D.R.E.A.M.S initiative launched to tackle problems with dental attendance in Emergency Departments
A new initiative from the Oral Health Foundation to assess and tackle problems with the way dental emergencies are handled by A&E departments in the United Kingdom held its first meeting on Monday 9th October at the Royal College of Emergency Medicine.
The first meeting of the new Dental Review of Emergency Attendances Multi Stakeholder (D.R.E.A.M.S) Group aimed to explore the issue of patients with dental problems who go to hospital emergency departments rather than dental practices.
It is estimated that patients that seek free dental care at hospitals could be costing around £18 million each year and this remains an issue that has been vastly underestimated by the NHS.
The meeting marked the beginning of an unprecedented initiative aiming to improve the care of patients with dental emergencies across the UK.
The Chair of the group, Dr Chet Trivedy (top) Consultant in Emergency Medicine and Trustee of the Oral Health Foundation, explained the need for the D.R.E.A.M.S Group and what he hopes it can achieve.
Dr Trivedy said: “Thousands of people go to A&E each year with a dental problem, however, the issue is that many doctors aren’t trained in dentistry and are likely to have limited experience and resources to help these patients.
“Many dental issues, such as having a tooth knocked out, bleeding from an extraction or even toothache, would be much better managed by a dentist or dental specialist but this is not always available 24/7 so we need to support our medical colleagues in A&E to manage some time critical emergencies.
“The D.R.E.A.M.S Group enables a broad range of stakeholders to come together to see how we can collectively tackle this problem and find realistic solutions which will hopefully improve the care and management of these situations.”
Dr Nigel Carter OBE, CEO of the Oral Health Foundation, also spoke of the importance of the D.R.E.A.M.S Group.
Dr Carter said: “It’s crucial that our outcomes help lead to effective interventions which ensure patients get the treatment they desperately need in an appropriate setting and from appropriately skilled staff.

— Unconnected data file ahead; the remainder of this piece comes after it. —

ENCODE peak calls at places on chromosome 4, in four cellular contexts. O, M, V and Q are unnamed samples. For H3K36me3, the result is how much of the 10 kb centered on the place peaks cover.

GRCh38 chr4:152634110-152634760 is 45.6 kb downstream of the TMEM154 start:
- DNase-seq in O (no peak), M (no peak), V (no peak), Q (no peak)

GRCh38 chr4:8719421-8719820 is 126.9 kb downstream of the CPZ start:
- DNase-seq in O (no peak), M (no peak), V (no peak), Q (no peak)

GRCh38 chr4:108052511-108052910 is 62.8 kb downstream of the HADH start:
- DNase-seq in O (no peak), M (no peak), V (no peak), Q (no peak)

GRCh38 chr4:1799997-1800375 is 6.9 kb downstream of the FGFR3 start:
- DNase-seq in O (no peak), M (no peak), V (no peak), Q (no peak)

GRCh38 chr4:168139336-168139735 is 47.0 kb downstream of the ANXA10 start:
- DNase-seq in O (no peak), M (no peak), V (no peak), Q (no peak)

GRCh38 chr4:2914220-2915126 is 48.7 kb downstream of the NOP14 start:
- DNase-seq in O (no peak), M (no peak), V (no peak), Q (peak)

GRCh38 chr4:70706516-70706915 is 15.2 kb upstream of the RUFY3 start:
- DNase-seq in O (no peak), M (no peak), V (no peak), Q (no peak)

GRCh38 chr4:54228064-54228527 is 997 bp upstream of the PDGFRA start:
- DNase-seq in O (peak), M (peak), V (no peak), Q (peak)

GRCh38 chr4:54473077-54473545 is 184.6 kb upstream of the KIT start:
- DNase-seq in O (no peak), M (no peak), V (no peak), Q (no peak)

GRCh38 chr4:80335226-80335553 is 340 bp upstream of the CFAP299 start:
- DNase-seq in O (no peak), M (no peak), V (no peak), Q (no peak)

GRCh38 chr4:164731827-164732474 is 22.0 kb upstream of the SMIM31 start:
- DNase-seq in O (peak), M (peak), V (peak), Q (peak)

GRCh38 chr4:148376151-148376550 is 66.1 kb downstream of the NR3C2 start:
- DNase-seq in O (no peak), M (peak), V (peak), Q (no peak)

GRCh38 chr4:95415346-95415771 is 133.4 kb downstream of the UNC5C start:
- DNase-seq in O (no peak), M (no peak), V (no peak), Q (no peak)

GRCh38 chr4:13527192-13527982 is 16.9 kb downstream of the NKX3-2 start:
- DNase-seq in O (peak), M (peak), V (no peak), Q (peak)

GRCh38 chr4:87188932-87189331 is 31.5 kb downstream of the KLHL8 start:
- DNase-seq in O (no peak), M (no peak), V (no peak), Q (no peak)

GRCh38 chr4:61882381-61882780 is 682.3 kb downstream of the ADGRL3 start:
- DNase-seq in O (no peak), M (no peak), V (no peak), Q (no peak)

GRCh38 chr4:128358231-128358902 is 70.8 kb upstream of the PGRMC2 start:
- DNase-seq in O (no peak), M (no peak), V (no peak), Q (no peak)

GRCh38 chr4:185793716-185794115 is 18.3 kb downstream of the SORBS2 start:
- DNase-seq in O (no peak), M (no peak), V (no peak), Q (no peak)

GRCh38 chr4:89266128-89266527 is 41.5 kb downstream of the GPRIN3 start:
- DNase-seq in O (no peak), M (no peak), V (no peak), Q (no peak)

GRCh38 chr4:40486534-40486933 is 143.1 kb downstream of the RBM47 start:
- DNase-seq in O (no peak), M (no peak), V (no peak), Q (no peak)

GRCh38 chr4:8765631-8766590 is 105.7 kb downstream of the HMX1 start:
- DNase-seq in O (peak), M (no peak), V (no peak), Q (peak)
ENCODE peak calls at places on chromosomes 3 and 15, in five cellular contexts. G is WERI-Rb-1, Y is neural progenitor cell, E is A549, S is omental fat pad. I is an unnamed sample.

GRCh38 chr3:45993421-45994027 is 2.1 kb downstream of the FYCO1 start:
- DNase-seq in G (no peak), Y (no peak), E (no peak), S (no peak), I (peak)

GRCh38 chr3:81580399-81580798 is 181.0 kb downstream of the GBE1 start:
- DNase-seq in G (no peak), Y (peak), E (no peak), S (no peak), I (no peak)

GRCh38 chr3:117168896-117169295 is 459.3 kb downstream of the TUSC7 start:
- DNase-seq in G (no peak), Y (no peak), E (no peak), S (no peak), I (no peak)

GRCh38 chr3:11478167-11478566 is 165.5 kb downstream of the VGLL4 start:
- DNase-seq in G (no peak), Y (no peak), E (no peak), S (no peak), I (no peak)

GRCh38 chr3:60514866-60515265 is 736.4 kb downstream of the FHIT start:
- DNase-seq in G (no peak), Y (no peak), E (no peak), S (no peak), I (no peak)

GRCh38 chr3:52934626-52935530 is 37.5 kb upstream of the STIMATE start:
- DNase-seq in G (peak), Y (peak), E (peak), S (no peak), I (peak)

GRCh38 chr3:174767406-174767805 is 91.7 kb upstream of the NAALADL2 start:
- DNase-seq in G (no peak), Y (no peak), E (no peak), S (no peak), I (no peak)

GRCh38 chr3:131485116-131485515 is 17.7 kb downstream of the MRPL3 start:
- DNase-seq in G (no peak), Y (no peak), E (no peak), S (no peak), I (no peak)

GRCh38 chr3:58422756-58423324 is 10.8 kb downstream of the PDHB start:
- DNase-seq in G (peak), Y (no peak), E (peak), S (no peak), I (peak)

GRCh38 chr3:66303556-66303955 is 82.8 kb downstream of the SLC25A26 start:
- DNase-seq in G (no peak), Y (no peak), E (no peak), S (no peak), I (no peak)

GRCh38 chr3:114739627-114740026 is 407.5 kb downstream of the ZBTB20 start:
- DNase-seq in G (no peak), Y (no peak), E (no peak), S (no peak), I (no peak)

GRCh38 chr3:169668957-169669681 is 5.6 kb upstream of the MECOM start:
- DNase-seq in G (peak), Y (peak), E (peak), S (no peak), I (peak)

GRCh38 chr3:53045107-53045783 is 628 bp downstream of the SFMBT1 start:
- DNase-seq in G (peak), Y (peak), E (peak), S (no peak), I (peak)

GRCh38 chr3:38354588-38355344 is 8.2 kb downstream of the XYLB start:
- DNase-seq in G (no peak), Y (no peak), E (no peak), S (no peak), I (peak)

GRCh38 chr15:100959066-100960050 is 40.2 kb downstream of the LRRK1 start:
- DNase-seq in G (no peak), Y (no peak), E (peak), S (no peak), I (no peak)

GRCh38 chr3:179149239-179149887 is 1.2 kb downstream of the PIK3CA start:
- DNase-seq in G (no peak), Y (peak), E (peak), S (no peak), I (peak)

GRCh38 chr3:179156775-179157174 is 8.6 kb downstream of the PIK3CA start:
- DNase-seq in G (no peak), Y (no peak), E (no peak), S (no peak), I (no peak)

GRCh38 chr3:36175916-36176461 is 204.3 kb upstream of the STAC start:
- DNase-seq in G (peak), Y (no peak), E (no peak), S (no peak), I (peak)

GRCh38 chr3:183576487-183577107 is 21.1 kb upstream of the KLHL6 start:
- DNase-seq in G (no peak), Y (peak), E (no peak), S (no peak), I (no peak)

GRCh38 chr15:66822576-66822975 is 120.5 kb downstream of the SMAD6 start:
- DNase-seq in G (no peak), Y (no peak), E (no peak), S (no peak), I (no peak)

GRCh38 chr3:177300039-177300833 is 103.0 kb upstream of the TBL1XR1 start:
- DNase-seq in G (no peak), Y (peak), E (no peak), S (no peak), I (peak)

“We hope to not only find solutions suitable for the NHS and their A&E departments but also find ways to better educate the public about the best action to take when they have a dental emergency.”
The D.R.E.A.M.S Group meeting took place on the 50th anniversary of the inception of emergency medicine, preceding a host of events and activities around the UK to mark the occasion.
Dr Trivedy added: “I feel very privileged, as an emergency medicine consultant and dentist, to be here at the Royal College of Emergency Medicine headquarters in London and to be holding the first D.R.E.A.M.S Group meeting during this week of celebration.
“This is an extremely complex issue, which is why it is so important to have so many different stakeholders present during these meetings.”
Representatives taking part in the first meeting of D.R.E.A.M.S Group included the Oral Health Foundation, Public Health England, Department of Health, Royal College of Emergency Medicine, British Dental Association, NHS England and the General Dental Council.
“Every group has an opinion, we want to extend the reach of the campaign beyond the dental and medical professions because that will allow us to gain more perspectives on such an emotive topic,” said Dr Trivedy.
“I would like to say a huge thank-you to all the excellent groups and individuals who were present today because it allows us to bring together our expertise and make a huge step towards building cost-effective and sustainable frameworks to manage dental emergencies in the future.”
Other members who took part in the session included the Faculty of Dental Surgery, British Society of Paediatric Dentistry, Royal College of Nursing, British Association of Dental Nurses and NHS Islington CCG.